January 03, 2001, 3:18 PM — Netscan iPublishing Inc., a legislative and regulatory information publisher on the Web, shuffles 10GB of data per year among its offices in Falls Church, Va., Exton, Pa., and Jacksonville, Fla. The company used to do it the old-fashioned way: via e-mail attachments and file transfer protocol across the Internet via T1, cable-modem and Digital Subscriber Line connections.
Since last summer, when Falls Church-based Netscan signed up for OpenReach Inc.'s TrueSpan service, its employees have been using a new method of exchanging data: sharing files over the company's virtual private network (VPN). For $99 per office per month, Woburn, Mass.-based OpenReach connects Netscan's three business offices over their existing Internet connections.
"It was easy to install and runs reliably," says Harvey Golomb, Netscan's president. "The security seems to be excellent. And it's very cost effective."
Ease of use and a low price were OpenReach CEO and co-founder Mark Tuomenoksa's goals. Hardware-based VPNs are pricey and difficult to manage, he says, especially for businesses that lack a highly trained technical staff. But by offering TrueSpan as a service, Tuomenoksa says, it can work with low-cost, low-maintenance devices such as PCs. Setting up the VPN requires dedicating a spare PC on the LAN as the gateway and installing a setup disk supplied by OpenReach, he says.
Tuomenoksa identifies the company's network operations center as the key technology foundation for TrueSpan. The network operations center not only drives the service, he says, but it also allows OpenReach to offer features that a dedicated VPN couldn't. For example, the center monitors the state of each client's network connection.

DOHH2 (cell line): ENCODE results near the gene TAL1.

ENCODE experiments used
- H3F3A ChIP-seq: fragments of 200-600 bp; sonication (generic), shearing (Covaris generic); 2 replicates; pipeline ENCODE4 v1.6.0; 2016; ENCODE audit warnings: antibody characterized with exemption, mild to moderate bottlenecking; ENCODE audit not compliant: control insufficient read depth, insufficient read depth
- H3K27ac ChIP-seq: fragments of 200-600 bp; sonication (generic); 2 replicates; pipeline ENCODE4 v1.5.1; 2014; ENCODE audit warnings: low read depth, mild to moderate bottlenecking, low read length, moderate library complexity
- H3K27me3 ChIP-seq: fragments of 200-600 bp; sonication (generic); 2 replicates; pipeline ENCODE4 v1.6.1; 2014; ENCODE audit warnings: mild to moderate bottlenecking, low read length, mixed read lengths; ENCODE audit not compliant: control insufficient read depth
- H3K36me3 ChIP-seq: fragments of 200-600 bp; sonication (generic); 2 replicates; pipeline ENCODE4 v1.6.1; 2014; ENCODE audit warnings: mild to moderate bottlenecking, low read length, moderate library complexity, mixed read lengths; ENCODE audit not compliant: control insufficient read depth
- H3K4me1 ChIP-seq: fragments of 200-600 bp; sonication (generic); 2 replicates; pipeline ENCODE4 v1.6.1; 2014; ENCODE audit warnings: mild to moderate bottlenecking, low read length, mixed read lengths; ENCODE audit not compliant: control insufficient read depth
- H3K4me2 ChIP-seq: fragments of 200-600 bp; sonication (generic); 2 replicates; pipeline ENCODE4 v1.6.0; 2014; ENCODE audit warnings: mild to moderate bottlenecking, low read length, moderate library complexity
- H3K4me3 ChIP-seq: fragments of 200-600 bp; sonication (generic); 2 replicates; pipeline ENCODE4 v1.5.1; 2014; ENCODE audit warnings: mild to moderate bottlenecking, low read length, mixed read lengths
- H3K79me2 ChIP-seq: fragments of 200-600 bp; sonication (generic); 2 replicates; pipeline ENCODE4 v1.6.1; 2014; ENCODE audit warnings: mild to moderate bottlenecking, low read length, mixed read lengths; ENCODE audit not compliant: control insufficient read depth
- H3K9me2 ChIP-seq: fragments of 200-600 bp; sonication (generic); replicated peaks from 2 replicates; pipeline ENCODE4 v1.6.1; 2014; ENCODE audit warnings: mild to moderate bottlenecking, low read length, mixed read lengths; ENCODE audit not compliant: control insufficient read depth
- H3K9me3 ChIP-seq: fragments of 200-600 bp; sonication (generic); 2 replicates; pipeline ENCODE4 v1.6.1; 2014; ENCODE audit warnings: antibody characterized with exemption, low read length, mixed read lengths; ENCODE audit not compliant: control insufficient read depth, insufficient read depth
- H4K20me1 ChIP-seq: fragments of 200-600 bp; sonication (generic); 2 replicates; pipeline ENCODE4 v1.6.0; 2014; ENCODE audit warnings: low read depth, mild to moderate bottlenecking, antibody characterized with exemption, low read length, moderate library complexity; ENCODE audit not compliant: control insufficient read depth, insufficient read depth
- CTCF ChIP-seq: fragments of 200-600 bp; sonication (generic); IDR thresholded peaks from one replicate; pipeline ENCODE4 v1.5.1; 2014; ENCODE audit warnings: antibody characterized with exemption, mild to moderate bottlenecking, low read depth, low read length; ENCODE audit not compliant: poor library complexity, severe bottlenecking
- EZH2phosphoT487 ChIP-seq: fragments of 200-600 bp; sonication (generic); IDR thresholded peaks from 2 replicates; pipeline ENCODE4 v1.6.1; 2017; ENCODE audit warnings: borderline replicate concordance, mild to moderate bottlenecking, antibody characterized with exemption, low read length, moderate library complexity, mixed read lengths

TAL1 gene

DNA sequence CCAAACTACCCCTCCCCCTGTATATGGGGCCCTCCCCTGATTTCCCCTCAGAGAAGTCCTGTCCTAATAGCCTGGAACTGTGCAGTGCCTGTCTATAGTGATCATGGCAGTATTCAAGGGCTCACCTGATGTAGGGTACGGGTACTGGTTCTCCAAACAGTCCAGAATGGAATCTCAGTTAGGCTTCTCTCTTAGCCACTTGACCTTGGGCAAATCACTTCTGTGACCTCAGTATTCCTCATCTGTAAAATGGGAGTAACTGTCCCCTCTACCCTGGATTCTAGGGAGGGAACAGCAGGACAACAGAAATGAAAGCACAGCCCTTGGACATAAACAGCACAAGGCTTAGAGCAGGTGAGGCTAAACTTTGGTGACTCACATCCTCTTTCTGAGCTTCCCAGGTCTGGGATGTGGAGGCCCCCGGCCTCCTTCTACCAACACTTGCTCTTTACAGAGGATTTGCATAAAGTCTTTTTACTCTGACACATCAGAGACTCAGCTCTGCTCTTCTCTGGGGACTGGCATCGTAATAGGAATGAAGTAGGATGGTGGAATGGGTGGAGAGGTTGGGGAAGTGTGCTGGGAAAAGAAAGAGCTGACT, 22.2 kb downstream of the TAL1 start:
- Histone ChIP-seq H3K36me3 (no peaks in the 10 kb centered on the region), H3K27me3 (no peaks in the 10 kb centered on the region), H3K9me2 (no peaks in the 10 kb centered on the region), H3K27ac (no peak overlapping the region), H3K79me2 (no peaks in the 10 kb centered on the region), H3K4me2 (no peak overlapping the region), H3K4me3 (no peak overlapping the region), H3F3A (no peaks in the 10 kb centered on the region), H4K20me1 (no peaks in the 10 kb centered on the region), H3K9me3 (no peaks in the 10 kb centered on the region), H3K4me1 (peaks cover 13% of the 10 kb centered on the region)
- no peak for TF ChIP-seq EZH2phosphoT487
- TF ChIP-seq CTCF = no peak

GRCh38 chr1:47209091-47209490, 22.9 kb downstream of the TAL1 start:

Another benefit of the network operations center, Tuomenoksa points out, is that it enables the TrueSpan service to work seamlessly with a commpany's existing Internet service provider connections.
For example, many businesses use a connection with a variable IP address. OpenReach's network operations center identifies clients by name, Tuomenoksa says, not by IP address. That lets the network operations center resolve the name to the assigned IP address, as well as reconcile among LAN environments in the various offices linked by the VPN.
At Nebo Systems Inc., an Oakbrook Terrace, Ill.-based health care claims processing and management service, the problem isn't with connecting branch offices; it's with creating a viable, cost-effective extranet. Since August, Nebo Systems has been using TrueSpan to link its central claims office and three client hospitals. TrueSpan was chosen for locations where an alternative -- a leased or frame-relay line -- would be wildly expensive, says Nebo's director of network administration, Andrew Yashchuk.